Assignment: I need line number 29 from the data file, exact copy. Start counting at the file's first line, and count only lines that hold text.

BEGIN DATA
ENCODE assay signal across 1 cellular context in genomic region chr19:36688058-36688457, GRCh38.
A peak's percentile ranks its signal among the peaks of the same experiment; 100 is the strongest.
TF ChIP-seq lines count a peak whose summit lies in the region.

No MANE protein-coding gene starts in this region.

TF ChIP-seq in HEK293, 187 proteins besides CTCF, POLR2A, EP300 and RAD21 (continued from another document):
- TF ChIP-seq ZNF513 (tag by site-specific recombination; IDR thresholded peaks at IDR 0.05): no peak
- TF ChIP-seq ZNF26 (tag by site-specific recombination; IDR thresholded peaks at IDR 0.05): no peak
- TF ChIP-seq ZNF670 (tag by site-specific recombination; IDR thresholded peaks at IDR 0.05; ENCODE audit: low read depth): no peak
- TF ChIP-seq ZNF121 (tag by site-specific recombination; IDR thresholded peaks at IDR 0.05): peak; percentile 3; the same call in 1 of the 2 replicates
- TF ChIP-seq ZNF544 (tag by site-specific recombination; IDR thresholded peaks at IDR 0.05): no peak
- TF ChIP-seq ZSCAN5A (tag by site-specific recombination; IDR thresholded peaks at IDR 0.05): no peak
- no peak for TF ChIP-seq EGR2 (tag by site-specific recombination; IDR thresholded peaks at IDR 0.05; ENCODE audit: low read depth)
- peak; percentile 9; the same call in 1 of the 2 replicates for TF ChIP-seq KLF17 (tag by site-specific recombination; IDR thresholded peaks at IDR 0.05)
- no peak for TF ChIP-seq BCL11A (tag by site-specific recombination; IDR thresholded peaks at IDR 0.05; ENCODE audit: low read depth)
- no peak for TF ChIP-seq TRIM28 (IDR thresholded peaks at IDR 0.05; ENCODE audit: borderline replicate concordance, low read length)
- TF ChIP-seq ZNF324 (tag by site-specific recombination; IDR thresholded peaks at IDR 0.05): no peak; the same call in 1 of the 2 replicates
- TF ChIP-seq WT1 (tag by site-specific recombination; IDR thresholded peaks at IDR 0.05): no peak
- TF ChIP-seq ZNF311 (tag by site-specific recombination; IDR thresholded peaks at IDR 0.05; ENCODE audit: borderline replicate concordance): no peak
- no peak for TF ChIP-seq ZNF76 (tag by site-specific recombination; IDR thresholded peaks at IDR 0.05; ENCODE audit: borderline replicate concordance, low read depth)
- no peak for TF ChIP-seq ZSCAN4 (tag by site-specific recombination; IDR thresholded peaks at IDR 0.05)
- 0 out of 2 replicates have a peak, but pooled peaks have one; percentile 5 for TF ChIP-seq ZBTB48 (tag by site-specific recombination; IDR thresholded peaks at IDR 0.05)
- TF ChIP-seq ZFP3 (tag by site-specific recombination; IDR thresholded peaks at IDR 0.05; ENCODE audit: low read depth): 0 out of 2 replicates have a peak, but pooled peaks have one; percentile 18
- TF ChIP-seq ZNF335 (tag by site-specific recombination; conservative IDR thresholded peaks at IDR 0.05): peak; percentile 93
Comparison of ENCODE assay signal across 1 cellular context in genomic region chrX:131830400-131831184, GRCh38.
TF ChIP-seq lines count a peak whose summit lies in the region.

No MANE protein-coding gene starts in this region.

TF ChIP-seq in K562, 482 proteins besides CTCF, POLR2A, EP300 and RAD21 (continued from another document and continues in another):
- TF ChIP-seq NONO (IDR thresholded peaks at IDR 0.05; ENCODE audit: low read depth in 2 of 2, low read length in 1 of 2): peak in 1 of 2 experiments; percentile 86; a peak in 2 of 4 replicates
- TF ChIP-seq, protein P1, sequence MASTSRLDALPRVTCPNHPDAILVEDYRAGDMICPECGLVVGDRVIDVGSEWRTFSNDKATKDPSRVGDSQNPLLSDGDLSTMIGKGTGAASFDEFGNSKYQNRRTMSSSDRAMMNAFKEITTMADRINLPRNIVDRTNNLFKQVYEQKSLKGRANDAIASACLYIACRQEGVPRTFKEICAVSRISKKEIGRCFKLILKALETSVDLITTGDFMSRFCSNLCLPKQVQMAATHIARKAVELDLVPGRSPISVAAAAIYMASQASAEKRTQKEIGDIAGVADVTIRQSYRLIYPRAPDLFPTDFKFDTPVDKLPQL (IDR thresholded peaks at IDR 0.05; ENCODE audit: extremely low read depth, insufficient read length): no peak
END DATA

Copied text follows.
- TF ChIP-seq, protein P1, sequence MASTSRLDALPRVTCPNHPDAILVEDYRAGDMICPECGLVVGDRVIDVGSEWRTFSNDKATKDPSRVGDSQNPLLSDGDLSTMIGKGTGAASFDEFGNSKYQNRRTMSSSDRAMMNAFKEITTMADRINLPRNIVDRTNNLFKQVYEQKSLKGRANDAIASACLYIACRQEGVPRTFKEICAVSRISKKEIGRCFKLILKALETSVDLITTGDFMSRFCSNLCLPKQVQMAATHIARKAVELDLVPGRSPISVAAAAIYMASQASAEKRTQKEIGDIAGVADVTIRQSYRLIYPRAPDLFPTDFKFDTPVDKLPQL (IDR thresholded peaks at IDR 0.05; ENCODE audit: extremely low read depth, insufficient read length): no peak